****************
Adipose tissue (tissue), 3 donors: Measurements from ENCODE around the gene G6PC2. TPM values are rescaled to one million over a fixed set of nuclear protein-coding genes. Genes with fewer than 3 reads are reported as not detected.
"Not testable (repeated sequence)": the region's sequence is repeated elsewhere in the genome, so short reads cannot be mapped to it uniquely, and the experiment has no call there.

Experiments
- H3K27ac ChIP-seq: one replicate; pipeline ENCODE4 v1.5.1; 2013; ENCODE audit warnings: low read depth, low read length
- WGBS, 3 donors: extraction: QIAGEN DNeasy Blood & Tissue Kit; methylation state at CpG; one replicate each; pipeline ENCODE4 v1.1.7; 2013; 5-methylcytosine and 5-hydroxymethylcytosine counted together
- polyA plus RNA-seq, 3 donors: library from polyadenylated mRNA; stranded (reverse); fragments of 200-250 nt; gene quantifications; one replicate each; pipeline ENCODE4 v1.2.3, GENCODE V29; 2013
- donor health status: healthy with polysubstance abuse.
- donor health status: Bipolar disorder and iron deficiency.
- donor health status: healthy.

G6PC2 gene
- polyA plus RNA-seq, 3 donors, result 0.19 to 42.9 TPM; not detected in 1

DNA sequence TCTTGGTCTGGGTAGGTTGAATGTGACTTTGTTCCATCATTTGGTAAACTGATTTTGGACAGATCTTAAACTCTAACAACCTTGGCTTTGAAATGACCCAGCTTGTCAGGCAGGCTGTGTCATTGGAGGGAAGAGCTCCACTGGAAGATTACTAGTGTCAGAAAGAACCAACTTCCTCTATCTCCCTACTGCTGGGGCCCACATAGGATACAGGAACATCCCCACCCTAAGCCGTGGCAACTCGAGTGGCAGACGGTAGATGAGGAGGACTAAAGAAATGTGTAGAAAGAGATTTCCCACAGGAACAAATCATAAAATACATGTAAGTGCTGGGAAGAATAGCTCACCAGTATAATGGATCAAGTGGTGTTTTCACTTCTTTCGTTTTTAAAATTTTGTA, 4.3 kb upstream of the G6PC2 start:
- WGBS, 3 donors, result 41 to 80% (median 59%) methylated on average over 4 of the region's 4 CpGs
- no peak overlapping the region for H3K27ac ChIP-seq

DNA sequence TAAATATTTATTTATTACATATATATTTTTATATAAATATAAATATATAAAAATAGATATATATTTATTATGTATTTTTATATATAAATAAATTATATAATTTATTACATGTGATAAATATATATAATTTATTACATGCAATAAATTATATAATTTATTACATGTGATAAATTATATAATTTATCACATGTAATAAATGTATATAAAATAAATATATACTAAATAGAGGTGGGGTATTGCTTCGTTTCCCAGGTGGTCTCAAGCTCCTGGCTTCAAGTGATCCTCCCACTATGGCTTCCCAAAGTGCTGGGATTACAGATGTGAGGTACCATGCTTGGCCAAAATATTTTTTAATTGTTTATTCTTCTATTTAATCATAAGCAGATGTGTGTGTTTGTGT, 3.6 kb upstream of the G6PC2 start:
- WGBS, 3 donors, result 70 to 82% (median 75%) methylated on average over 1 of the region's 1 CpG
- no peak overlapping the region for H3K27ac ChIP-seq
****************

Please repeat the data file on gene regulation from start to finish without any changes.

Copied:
Adipose tissue (tissue), 3 donors: Measurements from ENCODE around the gene G6PC2. TPM values are rescaled to one million over a fixed set of nuclear protein-coding genes. Genes with fewer than 3 reads are reported as not detected.
"Not testable (repeated sequence)": the region's sequence is repeated elsewhere in the genome, so short reads cannot be mapped to it uniquely, and the experiment has no call there.

Experiments
- H3K27ac ChIP-seq: one replicate; pipeline ENCODE4 v1.5.1; 2013; ENCODE audit warnings: low read depth, low read length
- WGBS, 3 donors: extraction: QIAGEN DNeasy Blood & Tissue Kit; methylation state at CpG; one replicate each; pipeline ENCODE4 v1.1.7; 2013; 5-methylcytosine and 5-hydroxymethylcytosine counted together
- polyA plus RNA-seq, 3 donors: library from polyadenylated mRNA; stranded (reverse); fragments of 200-250 nt; gene quantifications; one replicate each; pipeline ENCODE4 v1.2.3, GENCODE V29; 2013
- donor health status: healthy with polysubstance abuse.
- donor health status: Bipolar disorder and iron deficiency.
- donor health status: healthy.

G6PC2 gene
- polyA plus RNA-seq, 3 donors, result 0.19 to 42.9 TPM; not detected in 1

DNA sequence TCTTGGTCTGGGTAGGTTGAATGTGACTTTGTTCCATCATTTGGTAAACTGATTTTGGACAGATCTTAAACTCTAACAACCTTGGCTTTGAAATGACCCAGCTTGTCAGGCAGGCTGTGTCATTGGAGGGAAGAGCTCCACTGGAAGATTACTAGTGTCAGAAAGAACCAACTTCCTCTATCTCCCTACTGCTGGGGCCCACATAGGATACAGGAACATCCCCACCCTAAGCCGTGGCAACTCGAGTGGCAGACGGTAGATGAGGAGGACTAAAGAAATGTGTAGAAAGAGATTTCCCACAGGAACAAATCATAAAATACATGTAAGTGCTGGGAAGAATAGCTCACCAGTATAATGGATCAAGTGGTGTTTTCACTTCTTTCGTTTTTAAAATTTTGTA, 4.3 kb upstream of the G6PC2 start:
- WGBS, 3 donors, result 41 to 80% (median 59%) methylated on average over 4 of the region's 4 CpGs
- no peak overlapping the region for H3K27ac ChIP-seq

DNA sequence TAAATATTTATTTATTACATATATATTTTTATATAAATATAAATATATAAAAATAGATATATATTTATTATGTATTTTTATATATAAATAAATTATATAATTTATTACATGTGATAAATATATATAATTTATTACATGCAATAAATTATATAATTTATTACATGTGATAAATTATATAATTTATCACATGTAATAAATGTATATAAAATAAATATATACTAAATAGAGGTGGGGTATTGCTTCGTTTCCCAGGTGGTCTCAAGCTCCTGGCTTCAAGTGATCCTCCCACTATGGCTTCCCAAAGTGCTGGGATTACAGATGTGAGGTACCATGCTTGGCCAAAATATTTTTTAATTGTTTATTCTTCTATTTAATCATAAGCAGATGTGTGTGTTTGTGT, 3.6 kb upstream of the G6PC2 start:
- WGBS, 3 donors, result 70 to 82% (median 75%) methylated on average over 1 of the region's 1 CpG
- no peak overlapping the region for H3K27ac ChIP-seq